So what does it mean? First, in the context of campaign statements disparaging to Muslims, and some statements by Trump surrogates, it’s easy to see why many are interpreting the EOs as a first step towards a more general Muslim ban. Rumors are swirling that the list of countries will be expanded, to include more Muslim nations, such as Pakistan and Afghanistan. In addition, the EOs direct the government to track and publish information about crimes committed by aliens, with a particular emphasis on people convicted of terrorism-related offenses, people who have been “radicalized after entry,” and “gender-based violence against women or honor killings.” Further, the EOs call for a “realignment” of refugee admissions to focus on refugees who are from a “minority religion in the individual’s country of nationality.” It’s hard not to view all this as targeting Muslims.


    But perhaps I’ve gotten it all wrong. There have been counter-arguments advanced by the President’s defenders. After all, the EOs do not directly refer to Muslims, and the listed nations are either chaotic (Iraq, Somalia, Yemen, Libya), malignant (Iran) or both (Sudan, Syria). Also, as the EOs require, we should be keeping track of aliens who engage in criminal behavior or who support or commit terrorism (indeed, I myself have argued for such transparency in this blog).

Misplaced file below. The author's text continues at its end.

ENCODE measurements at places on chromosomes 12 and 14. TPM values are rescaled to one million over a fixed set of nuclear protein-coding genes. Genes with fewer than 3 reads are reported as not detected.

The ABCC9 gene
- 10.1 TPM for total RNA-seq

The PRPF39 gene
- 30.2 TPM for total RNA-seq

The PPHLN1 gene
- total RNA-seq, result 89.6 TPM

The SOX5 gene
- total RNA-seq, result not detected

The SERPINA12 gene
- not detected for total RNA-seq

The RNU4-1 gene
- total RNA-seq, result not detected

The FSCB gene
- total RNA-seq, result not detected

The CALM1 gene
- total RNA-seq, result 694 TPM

But here is why I don’t buy the counter-arguments and why I believe the EOs are designed to target Muslims: The President is very aware that many people view the orders as a Muslim ban, but he has said nothing to allay the fears of Muslims and immigrants in the U.S. or our Muslim allies abroad. He could easily have issued these same exact EOs and avoided the chaos by better explaining his intentions. He chose to not do that. Maybe it’s me projecting, but I can’t help but feel that he and his core staff are getting some sadistic pleasure watching the suffering and confusion that they are causing. I imagine they also view the mess they’ve made as evidence that they are fulfilling their promises to get tough on immigration and to protect the homeland.